Monitoring Elderly Falls in the Home Using Computer Vision

Smith, Jabin (2021) Monitoring Elderly Falls in the Home Using Computer Vision. [USQ Project]

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SMITH Jabin dissertation_redacted.pdf

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The population of the world is getting older on average and there are some suggestions that by 2066, the population of Australians over the age of 65 could be as high as 20%. Researchers have also found that more and more elderly people are choosing to spend their twilight years living in their own homes, a phenomenon dubbed ‘aging in place’. One of the biggest hospitalisation injuries for the elderly is that which is caused by falling. Falls account for 40% of injury related death in the elderly and researchers have also found that the likelihood of death is vastly increased if the elderly person is unable to get back up after they fall. A term called the ‘long lie’ is used to explain this phenomenon and the aim of this research will be to create a fall detection technique that can detect the occurrence of the long lie and thus, prevent it.

This project has explored different types of research already conducted on capturing falls within the home and analysed what types of technology were used. Of these fall detection techniques, this project is focussed on using computer vision to detect falls. The method of image processing used for this project was foreground extraction and the fall detection algorithm utilised shape analysis of the foreground mask to determine if a fall occurred. This project explored the reliability and effectiveness of this type of algorithm and, after several iterations, an algorithm is presented that was able to detect the occurrence of a fall in most scenarios in the datasets provided. The final algorithm used a foreground detector provided by MATLAB’s computer vision toolbox in conjunction with a blob detector that was able to analyse the foreground mask and produce outputs based on the mask. The fall detection algorithm then uses a combination of these outputs to determine if a fall has occurred. This algorithm is unique in that it uses a state-based system where if any of the fall conditions exist, the state will change to a fall state. The system will remain in this state until the algorithm has detected that the person has returned to the upright position. This provided a means to ensure that the algorithm could detect the occurrence of a long lie. There were, however, many occasions when the algorithm either incorrectly identified a fall or did not detect the fall at all. This was mainly due to problems with the foreground extraction which led to the conclusion that if a suitable foreground extraction is not produced, then fall detection is not going to be reliable.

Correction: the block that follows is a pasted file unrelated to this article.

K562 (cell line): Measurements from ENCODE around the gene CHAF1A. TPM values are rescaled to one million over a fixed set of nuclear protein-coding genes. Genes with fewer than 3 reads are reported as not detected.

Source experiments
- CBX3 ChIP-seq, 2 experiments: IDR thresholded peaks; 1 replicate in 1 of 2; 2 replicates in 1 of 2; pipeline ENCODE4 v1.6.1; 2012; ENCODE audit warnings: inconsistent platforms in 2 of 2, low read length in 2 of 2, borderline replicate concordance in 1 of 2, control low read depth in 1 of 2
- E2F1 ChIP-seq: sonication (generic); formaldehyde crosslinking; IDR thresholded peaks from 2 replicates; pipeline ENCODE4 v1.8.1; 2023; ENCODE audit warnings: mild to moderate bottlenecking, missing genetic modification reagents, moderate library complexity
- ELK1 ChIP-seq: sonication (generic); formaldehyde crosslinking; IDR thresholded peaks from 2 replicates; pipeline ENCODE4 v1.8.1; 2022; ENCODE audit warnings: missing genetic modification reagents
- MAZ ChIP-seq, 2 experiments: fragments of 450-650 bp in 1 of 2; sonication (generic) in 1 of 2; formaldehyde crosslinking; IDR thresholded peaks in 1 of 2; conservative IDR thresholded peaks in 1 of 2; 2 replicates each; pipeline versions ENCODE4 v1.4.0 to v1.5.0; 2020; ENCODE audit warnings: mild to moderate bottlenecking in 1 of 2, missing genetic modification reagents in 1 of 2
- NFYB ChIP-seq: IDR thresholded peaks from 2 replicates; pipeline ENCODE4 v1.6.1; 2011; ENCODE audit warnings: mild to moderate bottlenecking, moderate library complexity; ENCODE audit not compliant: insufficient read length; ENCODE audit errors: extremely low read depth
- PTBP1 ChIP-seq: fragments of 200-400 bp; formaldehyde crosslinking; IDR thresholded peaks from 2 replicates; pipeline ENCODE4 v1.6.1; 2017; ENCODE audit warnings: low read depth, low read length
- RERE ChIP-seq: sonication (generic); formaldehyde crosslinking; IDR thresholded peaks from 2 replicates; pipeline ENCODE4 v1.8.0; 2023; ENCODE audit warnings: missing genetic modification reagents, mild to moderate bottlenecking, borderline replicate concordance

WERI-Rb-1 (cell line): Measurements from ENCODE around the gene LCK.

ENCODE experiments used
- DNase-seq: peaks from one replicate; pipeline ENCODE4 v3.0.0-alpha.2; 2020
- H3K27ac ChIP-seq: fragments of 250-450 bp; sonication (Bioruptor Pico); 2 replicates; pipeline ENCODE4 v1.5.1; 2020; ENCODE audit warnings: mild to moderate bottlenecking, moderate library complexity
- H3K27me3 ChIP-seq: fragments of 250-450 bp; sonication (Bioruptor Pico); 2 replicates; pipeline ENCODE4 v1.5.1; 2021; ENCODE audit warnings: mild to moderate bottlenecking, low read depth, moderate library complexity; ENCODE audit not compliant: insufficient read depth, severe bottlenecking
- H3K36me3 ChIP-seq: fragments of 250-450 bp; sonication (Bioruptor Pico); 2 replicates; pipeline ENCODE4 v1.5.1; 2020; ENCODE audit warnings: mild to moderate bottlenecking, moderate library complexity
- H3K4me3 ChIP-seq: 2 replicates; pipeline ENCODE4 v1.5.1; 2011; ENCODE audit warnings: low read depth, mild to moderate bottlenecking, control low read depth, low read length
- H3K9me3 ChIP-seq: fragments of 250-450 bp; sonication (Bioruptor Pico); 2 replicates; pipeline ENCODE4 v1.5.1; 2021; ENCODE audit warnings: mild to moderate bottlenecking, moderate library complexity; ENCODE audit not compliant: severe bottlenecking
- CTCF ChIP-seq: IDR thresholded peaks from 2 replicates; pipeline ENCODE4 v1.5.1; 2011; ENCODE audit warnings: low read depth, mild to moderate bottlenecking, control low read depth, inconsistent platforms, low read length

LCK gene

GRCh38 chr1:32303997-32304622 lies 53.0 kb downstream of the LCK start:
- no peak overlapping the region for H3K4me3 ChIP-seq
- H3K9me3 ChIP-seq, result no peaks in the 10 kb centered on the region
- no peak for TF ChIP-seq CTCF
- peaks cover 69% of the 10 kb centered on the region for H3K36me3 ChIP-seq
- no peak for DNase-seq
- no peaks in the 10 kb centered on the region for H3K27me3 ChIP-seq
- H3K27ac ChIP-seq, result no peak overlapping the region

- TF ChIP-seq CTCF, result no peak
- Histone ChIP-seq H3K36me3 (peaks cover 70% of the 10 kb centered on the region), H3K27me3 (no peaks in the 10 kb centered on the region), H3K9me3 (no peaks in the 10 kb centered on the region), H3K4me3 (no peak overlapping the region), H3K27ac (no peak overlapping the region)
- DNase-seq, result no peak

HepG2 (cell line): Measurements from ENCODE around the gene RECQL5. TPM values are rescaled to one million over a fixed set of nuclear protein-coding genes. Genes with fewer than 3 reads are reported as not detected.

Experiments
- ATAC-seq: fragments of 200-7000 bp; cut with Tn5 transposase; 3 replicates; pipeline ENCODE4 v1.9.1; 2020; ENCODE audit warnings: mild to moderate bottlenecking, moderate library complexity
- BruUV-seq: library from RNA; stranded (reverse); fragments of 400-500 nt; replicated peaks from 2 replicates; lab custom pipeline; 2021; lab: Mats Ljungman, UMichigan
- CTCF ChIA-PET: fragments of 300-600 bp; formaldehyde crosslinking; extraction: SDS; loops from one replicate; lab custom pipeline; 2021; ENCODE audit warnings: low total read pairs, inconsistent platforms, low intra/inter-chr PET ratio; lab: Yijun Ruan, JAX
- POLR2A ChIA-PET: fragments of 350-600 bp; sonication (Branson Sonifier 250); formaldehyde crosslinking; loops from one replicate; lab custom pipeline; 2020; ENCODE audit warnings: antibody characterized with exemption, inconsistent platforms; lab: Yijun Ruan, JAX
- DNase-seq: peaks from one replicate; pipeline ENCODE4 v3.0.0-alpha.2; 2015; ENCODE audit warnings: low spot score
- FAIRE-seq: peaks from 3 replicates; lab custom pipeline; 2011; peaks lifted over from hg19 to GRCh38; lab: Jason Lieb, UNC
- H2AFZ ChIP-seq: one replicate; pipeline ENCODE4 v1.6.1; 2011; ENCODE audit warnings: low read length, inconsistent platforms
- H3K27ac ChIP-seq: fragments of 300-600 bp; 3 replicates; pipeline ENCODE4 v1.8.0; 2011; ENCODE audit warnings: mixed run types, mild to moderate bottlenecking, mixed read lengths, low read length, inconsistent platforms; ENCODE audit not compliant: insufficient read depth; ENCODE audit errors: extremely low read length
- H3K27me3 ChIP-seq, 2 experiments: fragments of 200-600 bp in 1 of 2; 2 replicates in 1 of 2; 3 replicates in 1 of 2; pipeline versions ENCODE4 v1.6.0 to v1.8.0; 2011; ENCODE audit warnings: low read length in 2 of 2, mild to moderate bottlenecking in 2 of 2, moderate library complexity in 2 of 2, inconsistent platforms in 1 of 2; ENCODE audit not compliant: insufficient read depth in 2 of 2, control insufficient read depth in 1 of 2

This research also explores the influence of ethics and what impact computer vision systems have on society. It will find that the major concerns surrounding computer vision systems and other artificial intelligence (AI) is the threat to security and privacy. It was also discovered that very little has been done to produce ethical standards in the AI industry and that it is incumbent on all stakeholders to ensure that a moral set of guidelines are produced for the entire lifecycle of an AI product. The research will also show that trust in AI is achieved by ensuring that users understand, not only the benefits of the technology, but also the risks associated with it and how these risks are mitigated.

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Item Type: USQ Project
Item Status: Live Archive
Faculty/School / Institute/Centre: Historic - Faculty of Health, Engineering and Sciences - School of Mechanical and Electrical Engineering (1 Jul 2013 - 31 Dec 2021)
Supervisors: Low, Tobias
Qualification: Bachelor of Engineering (Honours) (Instrumentation, Control and Automation)
Date Deposited: 03 Jan 2023 04:43
Last Modified: 26 Jun 2023 02:10
Uncontrolled Keywords: ageing, fall, computer, artificial intelligence, elderly, computer vision, algorithm, fall detection, ethics

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